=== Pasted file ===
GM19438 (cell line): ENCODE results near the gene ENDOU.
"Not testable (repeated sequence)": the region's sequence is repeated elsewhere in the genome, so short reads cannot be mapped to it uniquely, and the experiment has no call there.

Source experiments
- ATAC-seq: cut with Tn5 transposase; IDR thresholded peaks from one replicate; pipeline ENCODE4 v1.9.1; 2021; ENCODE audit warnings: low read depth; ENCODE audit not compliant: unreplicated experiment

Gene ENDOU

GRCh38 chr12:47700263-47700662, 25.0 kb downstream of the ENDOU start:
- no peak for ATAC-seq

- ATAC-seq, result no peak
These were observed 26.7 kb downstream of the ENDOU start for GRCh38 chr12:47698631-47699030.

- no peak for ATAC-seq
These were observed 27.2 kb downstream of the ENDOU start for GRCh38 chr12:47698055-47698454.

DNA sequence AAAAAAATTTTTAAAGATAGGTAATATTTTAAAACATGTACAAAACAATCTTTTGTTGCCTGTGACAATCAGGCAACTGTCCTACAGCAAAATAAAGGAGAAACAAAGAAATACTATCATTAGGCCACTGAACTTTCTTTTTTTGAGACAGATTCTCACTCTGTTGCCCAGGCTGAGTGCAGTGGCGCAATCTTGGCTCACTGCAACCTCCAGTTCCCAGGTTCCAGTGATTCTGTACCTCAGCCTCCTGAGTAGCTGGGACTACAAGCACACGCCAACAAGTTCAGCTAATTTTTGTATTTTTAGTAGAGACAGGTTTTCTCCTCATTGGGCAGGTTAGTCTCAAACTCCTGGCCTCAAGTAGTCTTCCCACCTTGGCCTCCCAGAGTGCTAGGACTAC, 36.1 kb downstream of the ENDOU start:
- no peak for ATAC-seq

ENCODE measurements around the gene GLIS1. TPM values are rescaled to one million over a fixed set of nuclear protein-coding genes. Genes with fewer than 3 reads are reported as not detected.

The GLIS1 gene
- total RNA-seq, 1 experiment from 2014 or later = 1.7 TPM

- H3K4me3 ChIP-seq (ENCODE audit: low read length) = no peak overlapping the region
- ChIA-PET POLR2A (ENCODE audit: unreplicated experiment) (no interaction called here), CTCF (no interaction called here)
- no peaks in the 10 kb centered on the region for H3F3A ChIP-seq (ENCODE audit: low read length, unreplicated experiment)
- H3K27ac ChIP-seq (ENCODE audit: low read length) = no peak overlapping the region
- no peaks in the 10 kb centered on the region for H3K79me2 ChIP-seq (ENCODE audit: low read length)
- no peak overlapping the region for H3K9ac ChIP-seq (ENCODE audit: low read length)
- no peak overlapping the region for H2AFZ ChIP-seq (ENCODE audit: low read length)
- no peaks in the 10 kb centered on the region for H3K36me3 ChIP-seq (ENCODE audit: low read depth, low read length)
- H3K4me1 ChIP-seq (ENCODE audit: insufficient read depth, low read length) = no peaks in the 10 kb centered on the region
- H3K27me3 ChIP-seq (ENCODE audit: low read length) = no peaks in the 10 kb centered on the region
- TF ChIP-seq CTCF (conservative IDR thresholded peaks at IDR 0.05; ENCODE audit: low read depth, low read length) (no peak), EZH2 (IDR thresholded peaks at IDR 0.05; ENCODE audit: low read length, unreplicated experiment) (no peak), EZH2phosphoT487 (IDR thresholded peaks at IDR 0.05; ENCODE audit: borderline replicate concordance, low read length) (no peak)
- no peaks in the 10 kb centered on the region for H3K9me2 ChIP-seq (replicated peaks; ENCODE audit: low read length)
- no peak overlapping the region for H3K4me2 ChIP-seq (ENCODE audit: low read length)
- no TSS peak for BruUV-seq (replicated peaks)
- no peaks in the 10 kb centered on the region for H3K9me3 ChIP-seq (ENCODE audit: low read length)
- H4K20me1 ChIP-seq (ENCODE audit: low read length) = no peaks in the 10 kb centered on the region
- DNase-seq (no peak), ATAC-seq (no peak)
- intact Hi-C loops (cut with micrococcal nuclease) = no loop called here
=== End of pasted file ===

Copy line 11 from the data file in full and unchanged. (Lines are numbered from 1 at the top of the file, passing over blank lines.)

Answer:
These were observed 27.2 kb downstream of the ENDOU start for GRCh38 chr12:47698055-47698454.